Review: MSI GT70 Dominator Pro

Review: MSI GT70 Dominator Pro

The Dominator Pro looks a lot like last year's model.

When viewed from a distance, it resembles a massive black slab with a glowing MSI logo on the top. Its mostly plastic chassis weighs 3.79kg, but it gets up to around 4kg with the power adaptor.

I like the laptop's matte screen, though it is disappointing that it does not use an in-plane switching panel.

The screen resolution is standard at 1,920 x 1,080 pixels and although viewing angles are good from either side, the screen showed significant colour shifts on the vertical axis. There is no touch functionality despite its Windows 8.1 interface.

Like previous MSI gaming laptops, the Dominator Pro has a keyboard designed by SteelSeries, which makes gaming peripherals. As is often the case with gaming laptops, the keyboard's backlight can display a veritable spectrum of colours in various patterns, such as a rhythmic pulsing.

The keyboard has a lot of depth, though I noticed a slight flex in the middle. The touchpad, which is small, basic and lacks support for multitouch gestures, is practically for show as a gamer will probably use a gaming mouse.

The stereo speakers above the keyboard are impressively loud. A small subwoofer at the bottom gives the audio some ballast. When I played a Blu-ray action movie in the laptop's built-in drive, it was a rip-roaring cinematic experience.

The laptop lasted an impressive 4hr and 44min on battery power while playing a video.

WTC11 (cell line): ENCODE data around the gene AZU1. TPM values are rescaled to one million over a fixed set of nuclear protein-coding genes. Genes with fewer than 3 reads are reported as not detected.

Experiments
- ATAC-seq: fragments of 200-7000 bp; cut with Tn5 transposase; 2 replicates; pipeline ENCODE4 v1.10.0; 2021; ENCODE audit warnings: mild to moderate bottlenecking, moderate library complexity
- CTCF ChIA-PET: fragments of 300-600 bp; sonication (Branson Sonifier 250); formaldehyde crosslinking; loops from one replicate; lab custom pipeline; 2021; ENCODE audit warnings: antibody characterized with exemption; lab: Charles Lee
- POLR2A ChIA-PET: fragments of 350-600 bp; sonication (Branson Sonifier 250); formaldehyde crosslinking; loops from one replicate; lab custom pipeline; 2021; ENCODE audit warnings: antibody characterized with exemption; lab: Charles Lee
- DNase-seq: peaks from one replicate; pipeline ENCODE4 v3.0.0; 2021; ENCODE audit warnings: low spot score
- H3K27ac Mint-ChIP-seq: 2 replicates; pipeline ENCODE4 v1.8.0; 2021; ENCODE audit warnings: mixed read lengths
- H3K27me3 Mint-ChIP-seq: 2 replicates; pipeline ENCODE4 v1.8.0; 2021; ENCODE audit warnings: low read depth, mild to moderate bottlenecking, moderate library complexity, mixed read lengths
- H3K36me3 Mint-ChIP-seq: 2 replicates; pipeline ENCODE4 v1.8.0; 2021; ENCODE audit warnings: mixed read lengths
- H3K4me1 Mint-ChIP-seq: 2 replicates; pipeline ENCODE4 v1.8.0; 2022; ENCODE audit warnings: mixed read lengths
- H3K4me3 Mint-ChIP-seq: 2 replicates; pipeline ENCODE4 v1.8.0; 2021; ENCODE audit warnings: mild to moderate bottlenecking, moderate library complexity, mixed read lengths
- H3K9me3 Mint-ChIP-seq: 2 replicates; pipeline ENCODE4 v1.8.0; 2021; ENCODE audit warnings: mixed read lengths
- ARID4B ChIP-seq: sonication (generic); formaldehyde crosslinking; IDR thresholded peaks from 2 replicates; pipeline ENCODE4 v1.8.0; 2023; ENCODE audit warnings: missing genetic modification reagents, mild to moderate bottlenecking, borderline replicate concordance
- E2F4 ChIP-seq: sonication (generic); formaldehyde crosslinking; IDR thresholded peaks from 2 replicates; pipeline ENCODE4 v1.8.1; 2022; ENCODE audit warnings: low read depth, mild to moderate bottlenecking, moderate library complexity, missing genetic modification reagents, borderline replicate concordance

This laptop comes with Killer DoubleShot, a high-performance networking interface which claims to reduce latency for online games for both wired and wireless connections. But it uses the old wireless 802.11n standard, not 802.11ac.

Gaming performance is excellent on this laptop. Its GeForce GTX 880M chip produced a frame rate of 82 frames per second (fps) in Bioshock Infinite. This is only slightly lower than the 90-odd fps from the pair of GeForce GTX 780M chips on last year's Aftershock Titan.

The MSI laptop did well on paper in Crysis 3, scoring more than 35fps at the "Very High" setting versus the Titan's 38fps. But, at times, the game stuttered badly and this affected the gaming experience.

The optimal settings suggested by Nvidia's GeForce Experience software lowered some graphics settings for a consistent 60fps.

My review set differed slightly from the version retailed locally. The good news is that the local model has a RAID solid-state drive (SSD) configuration which is much faster than the hard drive of the review unit. The SSD is complemented by a 1TB hard drive for your data.

MSI's latest gaming laptop has just one significant upgrade in the form of the new GeForce GTX 880M graphics chip. It is not quite as fast as gaming notebooks with two graphics chips, but it comes close.

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